I crave for one thing more than most
That leaves me in a quandary,
Apart from doing nothing with
The groceries, chores, or laundry
It’s change I love in all its forms
Some minor, few would care,
But mostly on a grander scale
By choice or on a dare
A blissful state of joy it brings
When moving someplace new,
Where cityscapes and brand new drapes
Can frame a changing view
Or traveling far so I can see
The world in all its splendor,
Meet strangers who are not like me
And taste all things worth savored
And challenging long held beliefs
At education’s hand,
For loving fellow man
I simply cannot get enough,
It pains me sitting still,
I always must defy routine
And try new things at will
Although I live outside the box
I’ve still but to inquire,
If change is as good as a rest
Why am I so damned tired?
~ Leana Delle
Sunday, May 26, 2019
2019 Sunday Poetry Challenge – Number twenty of fifty-two
Melanie Teed-Murch exudes passion. She’s passionate about family, work, and life in general, and you can’t help but get swept up in her enthusiasm.
During her interview, we focused on her leadership role as President and CEO of Toys”R”Us Canada, and on her path to success. But you don’t have to be a leader to glean a wealth of inspiration from what she had to share. Of course, success is something we all gauge on a personal level, but being happy in your work, regardless of what that work is, certainly classifies.
My favorite take-away from Melanie?
“If you don’t love what you do when you get up in the morning, you’re doing the wrong thing, because life is just too short.”
Not that I didn’t realize this before, but we can always use a reminder. And remember, sometimes it’s trial and error to discover just what that thing is. Always be patient and never be afraid to explore. And most importantly . . .
“Don’t let anyone dull your sparkle.”
Wow, do I love that! That should be on a T-shirt (or a Teed-shirt, as the case may be). 🙂
And thank God she didn’t let anyone dull hers. She’s a literal shining example of what a life well-lived looks like.
Girlfriends, let’s all mirror this woman’s glow, and display those inner diamonds!
A promise made; a promise kept
A rarity we find,
More often there’s a soft tear wept
A broken heart or mind
Intent may live; intent may be
But that does not fulfill,
The smoldering want or scorching need
That scars a person’s will
To whom we make, to whom we break
Our promises you ask,
To young, to old; ourselves, our souls
Such disappointments cast
Does guilt reside, does guilt remain
Within us when we fail,
To keep our word, to hone our pride
To do all that’s entailed
Or have we changed, have we become
Complacent for guilt’s sake,
To shoulders drooped and eyes downcast
The drowning in our wake
For most I’d guess, we’d want to see
A strong example set,
A follow-through, a moral code
A value system met
But maybe there is just one place
Important whence we start,
Ignore the whispers in our minds
And promise from the heart
~ Leana Delle
Sunday, May 19, 2019
2019 Sunday Poetry Challenge – Number nineteen of fifty-two
Dr. Betty Edwards is the NY Times best-selling author of Drawing on the Right Side of the Brain (DRSB). Now in its fourth edition, it has sold over 3 million copies worldwide since its release in 1979 and been translated into multiple languages.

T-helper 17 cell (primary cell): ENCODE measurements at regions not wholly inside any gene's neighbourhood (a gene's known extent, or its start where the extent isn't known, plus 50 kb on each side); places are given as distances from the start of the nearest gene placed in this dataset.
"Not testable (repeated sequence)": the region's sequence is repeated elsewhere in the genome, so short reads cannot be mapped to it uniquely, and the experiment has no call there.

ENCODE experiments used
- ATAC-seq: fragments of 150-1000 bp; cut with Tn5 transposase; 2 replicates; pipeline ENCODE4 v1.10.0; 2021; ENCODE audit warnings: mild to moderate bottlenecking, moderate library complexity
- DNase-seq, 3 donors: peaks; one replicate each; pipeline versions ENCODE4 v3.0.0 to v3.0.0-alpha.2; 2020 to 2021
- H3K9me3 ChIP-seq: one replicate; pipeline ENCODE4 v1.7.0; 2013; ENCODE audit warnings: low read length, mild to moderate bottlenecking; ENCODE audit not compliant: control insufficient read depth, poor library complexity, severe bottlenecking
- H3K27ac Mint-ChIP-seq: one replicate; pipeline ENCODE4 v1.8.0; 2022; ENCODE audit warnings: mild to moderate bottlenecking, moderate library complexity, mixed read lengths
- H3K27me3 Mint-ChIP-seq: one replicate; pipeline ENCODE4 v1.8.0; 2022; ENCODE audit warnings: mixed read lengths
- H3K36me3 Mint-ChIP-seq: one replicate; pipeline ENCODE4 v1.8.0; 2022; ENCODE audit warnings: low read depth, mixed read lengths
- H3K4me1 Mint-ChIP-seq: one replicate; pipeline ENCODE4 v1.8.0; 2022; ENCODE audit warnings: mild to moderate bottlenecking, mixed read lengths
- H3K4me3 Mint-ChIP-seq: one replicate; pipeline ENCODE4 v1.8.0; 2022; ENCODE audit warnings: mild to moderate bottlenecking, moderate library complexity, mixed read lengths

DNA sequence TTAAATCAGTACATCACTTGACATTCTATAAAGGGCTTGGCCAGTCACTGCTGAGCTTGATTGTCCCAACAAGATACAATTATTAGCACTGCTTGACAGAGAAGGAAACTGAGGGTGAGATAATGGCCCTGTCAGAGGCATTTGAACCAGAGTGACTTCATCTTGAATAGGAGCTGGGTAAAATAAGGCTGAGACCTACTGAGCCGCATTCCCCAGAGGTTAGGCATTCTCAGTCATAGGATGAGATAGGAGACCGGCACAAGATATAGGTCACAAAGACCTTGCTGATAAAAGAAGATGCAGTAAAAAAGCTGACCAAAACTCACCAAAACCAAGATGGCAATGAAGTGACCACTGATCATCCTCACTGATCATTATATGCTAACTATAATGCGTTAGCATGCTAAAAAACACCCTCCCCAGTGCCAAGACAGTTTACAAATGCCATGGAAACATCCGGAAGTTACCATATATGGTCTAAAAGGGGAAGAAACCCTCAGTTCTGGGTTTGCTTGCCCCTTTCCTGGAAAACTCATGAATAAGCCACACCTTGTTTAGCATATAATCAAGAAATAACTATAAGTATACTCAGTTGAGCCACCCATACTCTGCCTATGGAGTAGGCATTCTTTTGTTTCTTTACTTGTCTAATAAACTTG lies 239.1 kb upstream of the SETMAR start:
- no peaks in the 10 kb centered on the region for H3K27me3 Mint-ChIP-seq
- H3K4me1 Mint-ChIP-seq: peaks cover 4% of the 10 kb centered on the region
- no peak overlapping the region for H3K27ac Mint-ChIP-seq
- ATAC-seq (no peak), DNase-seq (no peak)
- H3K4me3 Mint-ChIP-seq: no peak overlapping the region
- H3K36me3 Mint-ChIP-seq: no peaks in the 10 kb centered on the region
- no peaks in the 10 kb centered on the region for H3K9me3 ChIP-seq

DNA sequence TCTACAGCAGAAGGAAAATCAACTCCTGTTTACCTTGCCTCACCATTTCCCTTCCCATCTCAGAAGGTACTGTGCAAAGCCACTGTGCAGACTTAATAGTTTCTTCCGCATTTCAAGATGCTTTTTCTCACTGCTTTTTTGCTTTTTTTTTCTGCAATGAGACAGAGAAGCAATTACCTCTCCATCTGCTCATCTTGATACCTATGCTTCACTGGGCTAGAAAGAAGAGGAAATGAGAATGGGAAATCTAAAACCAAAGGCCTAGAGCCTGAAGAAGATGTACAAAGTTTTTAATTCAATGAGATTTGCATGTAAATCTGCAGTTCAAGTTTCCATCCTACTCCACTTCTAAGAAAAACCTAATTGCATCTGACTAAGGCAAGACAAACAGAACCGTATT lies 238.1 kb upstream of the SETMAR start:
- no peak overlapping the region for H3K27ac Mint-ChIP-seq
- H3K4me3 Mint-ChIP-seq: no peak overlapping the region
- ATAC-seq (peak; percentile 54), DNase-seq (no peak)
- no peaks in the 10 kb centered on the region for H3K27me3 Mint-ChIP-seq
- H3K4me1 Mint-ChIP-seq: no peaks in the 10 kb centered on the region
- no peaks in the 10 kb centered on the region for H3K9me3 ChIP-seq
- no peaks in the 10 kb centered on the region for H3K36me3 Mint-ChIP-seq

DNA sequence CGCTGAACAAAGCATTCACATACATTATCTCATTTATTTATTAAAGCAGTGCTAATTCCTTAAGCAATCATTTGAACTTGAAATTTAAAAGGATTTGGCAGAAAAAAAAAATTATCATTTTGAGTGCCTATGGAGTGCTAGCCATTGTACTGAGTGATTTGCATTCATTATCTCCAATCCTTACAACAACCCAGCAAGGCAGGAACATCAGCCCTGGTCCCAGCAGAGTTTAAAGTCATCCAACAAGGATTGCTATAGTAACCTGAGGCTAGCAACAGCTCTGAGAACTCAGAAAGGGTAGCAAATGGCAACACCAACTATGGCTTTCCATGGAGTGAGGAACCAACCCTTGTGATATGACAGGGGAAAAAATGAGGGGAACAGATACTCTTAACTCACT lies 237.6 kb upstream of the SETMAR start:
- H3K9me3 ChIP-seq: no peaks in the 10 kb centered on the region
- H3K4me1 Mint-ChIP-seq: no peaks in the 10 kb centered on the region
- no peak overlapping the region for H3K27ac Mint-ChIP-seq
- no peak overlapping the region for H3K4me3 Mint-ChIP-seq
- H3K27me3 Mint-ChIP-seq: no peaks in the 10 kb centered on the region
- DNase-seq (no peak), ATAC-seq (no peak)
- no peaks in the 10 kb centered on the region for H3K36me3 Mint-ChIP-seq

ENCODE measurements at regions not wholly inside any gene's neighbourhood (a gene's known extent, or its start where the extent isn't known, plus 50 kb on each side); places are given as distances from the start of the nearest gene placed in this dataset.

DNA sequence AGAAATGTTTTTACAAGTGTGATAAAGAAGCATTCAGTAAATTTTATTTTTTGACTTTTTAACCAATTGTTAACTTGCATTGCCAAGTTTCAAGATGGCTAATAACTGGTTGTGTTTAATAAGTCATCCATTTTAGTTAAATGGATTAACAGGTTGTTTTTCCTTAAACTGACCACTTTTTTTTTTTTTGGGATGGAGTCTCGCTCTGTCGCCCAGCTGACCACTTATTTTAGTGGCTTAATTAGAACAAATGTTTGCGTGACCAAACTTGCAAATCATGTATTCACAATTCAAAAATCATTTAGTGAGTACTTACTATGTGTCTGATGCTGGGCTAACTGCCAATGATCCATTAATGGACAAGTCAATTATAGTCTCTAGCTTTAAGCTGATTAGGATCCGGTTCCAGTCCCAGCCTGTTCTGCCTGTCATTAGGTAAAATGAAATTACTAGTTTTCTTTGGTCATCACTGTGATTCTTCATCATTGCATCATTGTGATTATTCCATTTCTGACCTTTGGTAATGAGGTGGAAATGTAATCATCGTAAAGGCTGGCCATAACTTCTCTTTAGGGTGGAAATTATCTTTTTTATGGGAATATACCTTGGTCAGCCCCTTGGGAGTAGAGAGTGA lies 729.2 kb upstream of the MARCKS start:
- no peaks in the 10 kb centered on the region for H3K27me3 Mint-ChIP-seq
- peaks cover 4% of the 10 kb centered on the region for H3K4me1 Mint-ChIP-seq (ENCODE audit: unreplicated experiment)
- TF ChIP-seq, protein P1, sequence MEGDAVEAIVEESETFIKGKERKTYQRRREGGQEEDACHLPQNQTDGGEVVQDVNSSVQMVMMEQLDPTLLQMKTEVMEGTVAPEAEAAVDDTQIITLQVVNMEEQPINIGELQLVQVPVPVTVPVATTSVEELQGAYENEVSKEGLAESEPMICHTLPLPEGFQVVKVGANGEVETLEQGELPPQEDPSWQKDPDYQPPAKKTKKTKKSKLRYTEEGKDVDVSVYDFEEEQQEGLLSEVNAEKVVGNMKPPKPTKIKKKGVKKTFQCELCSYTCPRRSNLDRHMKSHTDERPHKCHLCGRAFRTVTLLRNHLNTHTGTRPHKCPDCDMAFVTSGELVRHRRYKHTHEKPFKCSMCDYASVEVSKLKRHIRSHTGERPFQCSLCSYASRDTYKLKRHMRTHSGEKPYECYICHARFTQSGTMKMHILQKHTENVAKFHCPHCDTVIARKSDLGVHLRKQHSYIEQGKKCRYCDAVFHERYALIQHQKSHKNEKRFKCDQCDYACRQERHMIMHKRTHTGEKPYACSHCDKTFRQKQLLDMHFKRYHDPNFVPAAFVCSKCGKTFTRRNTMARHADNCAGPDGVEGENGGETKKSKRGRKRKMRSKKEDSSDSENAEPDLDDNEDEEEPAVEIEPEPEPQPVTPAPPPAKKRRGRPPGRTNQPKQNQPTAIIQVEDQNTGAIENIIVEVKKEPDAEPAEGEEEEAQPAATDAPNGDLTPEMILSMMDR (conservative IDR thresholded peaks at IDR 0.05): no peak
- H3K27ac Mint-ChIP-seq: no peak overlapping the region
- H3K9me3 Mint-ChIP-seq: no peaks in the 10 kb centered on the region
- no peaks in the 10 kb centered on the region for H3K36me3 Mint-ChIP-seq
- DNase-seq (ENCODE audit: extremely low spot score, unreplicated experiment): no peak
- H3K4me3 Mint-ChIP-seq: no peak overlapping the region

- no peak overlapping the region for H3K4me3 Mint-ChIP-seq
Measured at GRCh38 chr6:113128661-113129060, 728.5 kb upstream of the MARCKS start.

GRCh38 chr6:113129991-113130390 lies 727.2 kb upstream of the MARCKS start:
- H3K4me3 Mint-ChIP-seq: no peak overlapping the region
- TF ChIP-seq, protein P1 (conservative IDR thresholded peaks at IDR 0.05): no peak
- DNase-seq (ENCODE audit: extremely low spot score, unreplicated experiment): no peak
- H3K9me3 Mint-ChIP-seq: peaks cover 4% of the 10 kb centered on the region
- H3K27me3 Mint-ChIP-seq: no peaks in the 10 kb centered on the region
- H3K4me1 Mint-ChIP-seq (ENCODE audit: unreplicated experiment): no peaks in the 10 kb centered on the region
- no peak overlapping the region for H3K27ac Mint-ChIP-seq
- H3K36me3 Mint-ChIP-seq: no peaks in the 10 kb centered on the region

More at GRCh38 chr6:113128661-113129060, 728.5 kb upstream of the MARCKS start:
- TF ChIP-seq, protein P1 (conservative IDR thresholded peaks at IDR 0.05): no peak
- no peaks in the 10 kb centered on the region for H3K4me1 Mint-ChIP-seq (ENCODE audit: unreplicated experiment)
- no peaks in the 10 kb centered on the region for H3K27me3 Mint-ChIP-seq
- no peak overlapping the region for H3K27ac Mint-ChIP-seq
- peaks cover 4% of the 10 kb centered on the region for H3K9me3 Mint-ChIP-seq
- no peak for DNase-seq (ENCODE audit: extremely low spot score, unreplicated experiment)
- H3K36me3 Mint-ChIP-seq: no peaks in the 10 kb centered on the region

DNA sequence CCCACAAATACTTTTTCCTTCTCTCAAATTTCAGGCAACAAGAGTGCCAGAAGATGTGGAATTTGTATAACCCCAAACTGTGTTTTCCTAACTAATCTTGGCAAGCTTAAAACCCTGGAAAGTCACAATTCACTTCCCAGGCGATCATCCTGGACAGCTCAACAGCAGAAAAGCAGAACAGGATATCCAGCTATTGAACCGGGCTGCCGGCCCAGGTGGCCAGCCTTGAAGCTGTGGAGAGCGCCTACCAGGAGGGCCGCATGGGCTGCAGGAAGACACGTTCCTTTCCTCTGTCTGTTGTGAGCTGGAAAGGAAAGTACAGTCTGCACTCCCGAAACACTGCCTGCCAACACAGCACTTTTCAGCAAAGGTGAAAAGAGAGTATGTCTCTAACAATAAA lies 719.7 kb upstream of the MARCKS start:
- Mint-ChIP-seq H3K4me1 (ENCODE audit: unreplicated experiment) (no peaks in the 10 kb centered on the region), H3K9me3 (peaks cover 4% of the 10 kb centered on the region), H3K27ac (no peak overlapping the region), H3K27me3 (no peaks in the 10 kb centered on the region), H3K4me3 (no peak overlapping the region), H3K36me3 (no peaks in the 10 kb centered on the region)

Impressive? You bet, and even more so when you consider how it has revolutionized art instruction and given hope to generations of want-to-be creatives.
When asked if she anticipated DRSB’s success, Betty stated, “No, absolutely not. In fact, in writing the book, I would say to myself, ‘No one’s ever going to read what I’m writing. Why am I doing this?'”
See? We all have self-doubt. Thanks, in large part, to the incessant yammering of our left-brain hemispheres. But this is something that DRSB can help put to rest.
“It actually teaches you how to shut that up. And it’s such a relief, you know, to be free of language and all of its complaints for a short time. It’s a lovely state.”
I bought my first copy of Betty’s book in the mid 80s and can speak to its deliverable of a peaceful, in-the-zone experience. She, however, describes it best:
“What you have to do is to present your brain with a job that the left-brain, the verbal brain, will say, ‘I don’t do that stuff, and if you’re going to be doing that stuff, I’m out of it.’”
And once we’ve mastered shutting that out, we also become better problem solvers. Logic can be flawed by not perceiving the whole picture, according to Betty, and our focus has shifted dangerously too far to that logical left side.
Betty presents numerous arguments for exercising the right sides of our brains, far beyond just a yearning to be creative. It is, as she emphasizes, half of our brains that are basically being ignored. Just imagine what we could accomplish with a healthy balance between both.
And here’s an argument for you to try drawing on the right sides of your brains, girlfriends:
“Women are good at this stuff.”
Yes, dear Betty, they most certainly are.
Check out her amazing interview on iTunes, Stitcher, Spotify, Google Podcasts, or by clicking here.
And here we are at Mother’s Day
No flowers have I sent,
Commercials for the perfect gift
Again have come and went
All the precious pictures
I see from friends I know,
Of how they’re spoiled and spoiling,
Such love that they bestow
For me and many others
This is a day to mourn,
The strongest bond we’ve witnessed
Since the gift of being born
But mourning I will limit
And choose to do instead,
Concentrate, be grateful
For all you did and said
How blessed, how truly special
The love that we once shared,
Not always there together
But attuned to how we cared
Today will always be your day
Despite the fact you’re gone,
But now it’s for remembrance
And the heart to carry on
~ Leana Delle
Sunday, May 12, 2019
2019 Sunday Poetry Challenge – Number eighteen of fifty-two